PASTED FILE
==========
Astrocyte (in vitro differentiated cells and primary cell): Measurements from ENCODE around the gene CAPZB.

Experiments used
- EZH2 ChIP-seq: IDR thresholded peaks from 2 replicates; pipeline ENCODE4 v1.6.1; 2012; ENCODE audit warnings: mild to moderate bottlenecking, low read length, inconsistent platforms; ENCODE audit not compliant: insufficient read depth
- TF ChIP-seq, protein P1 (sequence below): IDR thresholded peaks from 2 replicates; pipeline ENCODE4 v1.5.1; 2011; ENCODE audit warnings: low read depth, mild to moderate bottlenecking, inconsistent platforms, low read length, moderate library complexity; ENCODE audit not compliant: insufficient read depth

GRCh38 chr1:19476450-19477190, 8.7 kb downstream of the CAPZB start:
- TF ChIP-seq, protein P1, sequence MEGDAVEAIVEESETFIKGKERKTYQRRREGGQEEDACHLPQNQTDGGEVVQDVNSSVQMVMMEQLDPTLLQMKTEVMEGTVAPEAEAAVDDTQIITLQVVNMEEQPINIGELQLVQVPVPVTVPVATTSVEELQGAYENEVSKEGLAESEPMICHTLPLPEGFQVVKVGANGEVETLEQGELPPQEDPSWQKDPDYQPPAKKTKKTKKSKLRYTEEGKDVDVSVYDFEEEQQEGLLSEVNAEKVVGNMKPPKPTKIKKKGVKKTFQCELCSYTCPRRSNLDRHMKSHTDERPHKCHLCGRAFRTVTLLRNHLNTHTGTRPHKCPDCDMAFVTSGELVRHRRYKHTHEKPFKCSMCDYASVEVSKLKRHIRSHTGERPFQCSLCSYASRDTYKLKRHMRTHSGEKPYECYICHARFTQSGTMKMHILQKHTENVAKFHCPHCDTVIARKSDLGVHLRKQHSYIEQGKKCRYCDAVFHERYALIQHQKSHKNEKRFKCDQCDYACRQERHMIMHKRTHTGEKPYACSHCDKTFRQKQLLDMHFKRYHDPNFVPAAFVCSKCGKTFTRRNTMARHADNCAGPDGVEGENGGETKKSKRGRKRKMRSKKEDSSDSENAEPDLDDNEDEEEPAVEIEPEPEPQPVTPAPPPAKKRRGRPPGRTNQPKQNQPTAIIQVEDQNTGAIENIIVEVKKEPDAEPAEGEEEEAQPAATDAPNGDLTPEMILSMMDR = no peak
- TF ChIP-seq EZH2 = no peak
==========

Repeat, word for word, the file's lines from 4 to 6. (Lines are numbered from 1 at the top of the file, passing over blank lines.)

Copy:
- TF ChIP-seq, protein P1 (sequence below): IDR thresholded peaks from 2 replicates; pipeline ENCODE4 v1.5.1; 2011; ENCODE audit warnings: low read depth, mild to moderate bottlenecking, inconsistent platforms, low read length, moderate library complexity; ENCODE audit not compliant: insufficient read depth

GRCh38 chr1:19476450-19477190, 8.7 kb downstream of the CAPZB start:
- TF ChIP-seq, protein P1, sequence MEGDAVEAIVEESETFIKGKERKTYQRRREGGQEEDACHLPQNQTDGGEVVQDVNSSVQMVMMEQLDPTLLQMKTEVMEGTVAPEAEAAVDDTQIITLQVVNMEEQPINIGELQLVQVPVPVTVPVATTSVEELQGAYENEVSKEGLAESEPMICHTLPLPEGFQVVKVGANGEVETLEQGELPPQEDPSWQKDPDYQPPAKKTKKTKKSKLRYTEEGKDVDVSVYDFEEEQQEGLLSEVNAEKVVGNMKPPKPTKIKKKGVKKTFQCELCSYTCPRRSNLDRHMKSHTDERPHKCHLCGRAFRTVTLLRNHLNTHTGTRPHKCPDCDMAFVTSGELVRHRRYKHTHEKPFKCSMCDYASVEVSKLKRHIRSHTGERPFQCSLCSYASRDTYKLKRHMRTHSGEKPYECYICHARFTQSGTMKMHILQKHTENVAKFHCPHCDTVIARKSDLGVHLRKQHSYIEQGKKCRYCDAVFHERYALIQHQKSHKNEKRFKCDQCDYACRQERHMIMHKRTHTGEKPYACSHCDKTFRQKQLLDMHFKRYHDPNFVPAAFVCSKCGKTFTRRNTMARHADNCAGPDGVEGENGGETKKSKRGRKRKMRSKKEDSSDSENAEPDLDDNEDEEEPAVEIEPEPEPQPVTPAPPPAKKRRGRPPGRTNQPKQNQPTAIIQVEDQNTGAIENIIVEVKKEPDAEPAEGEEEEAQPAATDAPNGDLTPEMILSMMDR = no peak